Resurrection of the Grey

16 June 2011

This story starts some 6 years ago when one of our ‘old boys’ rang Dick Hill, Secretary of the North West and

Wales Branch of the Association to say that he had just seen the 3rd Carabinier pass down the line of the East Lancashire Railway (ELR).  About 30 minutes later he rang back to say that he had seen the Royal Scots Grey pass the other way!  Thus began the relationship with two railway engines, their owners and the Regimental Association.

These two Deltic diesel locomotives live on the ELR where they are nurtured by their owners as a living monument to our past.  The 3rd Carabinier is owned by Ralph Swaney who hails from Edinburgh, while the Royal Scots Grey is owned by Martin Walker of Beaver Sports in Yorkshire.  The former engine is currently undergoing a major refit, and one must not forget that all costs have to be met by the owners so these things take a lot of time and effort by those involved.  The latter is going like ‘a spring chicken’!

This year saw the 50th anniversary of the Royal Scots Grey pulling the Flying Scotsman from London to Edinburgh.  Given our association with the engine, I decided to join the party and make the anniversary trip on the 2nd March 2011.  The journey was from London King’s Cross to Edinburgh and return but, being from North Wales, I decided to join the train at York.

York Station on an early March Saturday morning is not my most comfortable venue but, after a quick run around the National Railway Museum (entry is free), I managed to join the train in time.

The train was packed and we eventually reached Edinburgh on schedule.  A reception party from the Edinburgh Branch of the Association had been organised by Bob Swan, together with Jimmy Springthorpe who had to tame the not-very ‘Fat Controller’ at Waverley Station so that we could have an appropriate reception committee on the platform.  The authorities contrived to stop the train 50 metres short of the designated area!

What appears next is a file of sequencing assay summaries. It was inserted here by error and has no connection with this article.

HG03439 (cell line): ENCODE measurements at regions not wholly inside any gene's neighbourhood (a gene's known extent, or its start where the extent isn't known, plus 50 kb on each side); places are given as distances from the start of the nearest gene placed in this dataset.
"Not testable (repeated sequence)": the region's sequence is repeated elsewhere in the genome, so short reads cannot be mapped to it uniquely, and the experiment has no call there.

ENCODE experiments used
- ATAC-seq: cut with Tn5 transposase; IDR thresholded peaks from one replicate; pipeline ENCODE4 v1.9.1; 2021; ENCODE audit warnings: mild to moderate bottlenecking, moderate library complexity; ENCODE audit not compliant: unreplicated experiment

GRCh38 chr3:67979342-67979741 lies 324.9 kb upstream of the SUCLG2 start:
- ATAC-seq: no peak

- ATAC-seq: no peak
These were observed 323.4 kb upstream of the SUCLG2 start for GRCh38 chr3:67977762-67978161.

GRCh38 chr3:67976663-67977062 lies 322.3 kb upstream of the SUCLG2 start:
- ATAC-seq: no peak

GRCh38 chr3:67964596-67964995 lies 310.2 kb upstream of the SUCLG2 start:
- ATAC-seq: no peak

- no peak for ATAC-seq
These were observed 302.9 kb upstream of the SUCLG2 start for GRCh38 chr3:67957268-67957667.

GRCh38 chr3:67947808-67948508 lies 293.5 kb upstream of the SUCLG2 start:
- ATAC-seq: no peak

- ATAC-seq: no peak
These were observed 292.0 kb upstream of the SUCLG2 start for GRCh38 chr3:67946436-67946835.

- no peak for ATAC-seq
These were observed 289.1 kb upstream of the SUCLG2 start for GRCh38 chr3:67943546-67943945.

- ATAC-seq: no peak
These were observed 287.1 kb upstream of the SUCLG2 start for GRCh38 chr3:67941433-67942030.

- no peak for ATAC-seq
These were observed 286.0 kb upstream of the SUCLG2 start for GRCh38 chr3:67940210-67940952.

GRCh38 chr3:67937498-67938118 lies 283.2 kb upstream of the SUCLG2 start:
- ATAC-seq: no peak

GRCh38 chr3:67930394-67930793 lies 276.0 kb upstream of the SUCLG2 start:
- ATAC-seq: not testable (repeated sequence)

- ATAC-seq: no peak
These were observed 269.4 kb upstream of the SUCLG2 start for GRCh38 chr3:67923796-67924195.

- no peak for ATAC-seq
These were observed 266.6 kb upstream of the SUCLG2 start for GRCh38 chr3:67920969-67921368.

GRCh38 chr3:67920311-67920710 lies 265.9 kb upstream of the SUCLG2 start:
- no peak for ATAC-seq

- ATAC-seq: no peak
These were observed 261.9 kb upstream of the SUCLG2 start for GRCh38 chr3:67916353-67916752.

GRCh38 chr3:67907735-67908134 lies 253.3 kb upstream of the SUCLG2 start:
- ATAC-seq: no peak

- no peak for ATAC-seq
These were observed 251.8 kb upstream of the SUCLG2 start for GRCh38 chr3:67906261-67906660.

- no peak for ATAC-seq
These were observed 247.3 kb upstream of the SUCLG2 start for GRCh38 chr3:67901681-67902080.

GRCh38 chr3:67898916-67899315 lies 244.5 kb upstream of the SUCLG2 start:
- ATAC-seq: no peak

Through a milling mass of humanity, all trying to get close to the Royal Scots Grey, we managed to join up for a mini-reunion.  There was time for a photo-shoot with the organiser of the trip, Guy Middleton of Spitfire Rail Tours, and Martin Walker of Beaver Sports, who owns the engine.  We then all repaired to the Royal Scots Club for a well-deserved ‘wee dram’ before I was back at Waverley for the return journey, during which Martin and Guy were extremely kind in allowing me to do a bucket collection.  It is amazing what a beret and medals can do and some £425 was raised from the passengers on that excursion.  It was very interesting talking to many of them, most of whom had little or no knowledge of the Army.  Virtually none of them were from Scotland, but nearly all were supportive of what our soldiers were being asked to do these days, and also indeed since the end of the Second World War.  Most had travelled up from London and, when I asked them if they had seen the piper at King’s Cross, they had said that he had set the standard for their day.  Hearing    that Pipe Major Potter was The Queen’s Personal Piper really put the seal on the whole journey for them.  I am told that the faces of some of the oriental visitors to London at 0730 hrs on a Saturday morning were something to behold: a piper in full dress uniform on the platform, playing a train away!

A big thank-you: to all contributors on the train; to Jimmy Springthorpe, Bob Swan and the Edinburgh Branch for arranging the Scottish end of the project;  to Howard Elston and Pipe Major Derek Potter for seeing the train off from King’s Cross in such memorable style; to Network Rail for their help and cooperation; and  especially to Martin Walker who owns the Royal Scots Grey and Guy Middleton and Spitfire Rail Tours who organised the entire journey.

Interestingly the Royal Scots Grey was recently 'recalled to the colours'; you can see her on

It is funny how life goes round full circle.




By Major John Scrivener, Chairman,  North West and Wales Branch of the Royal Scots Dragoon Guards Association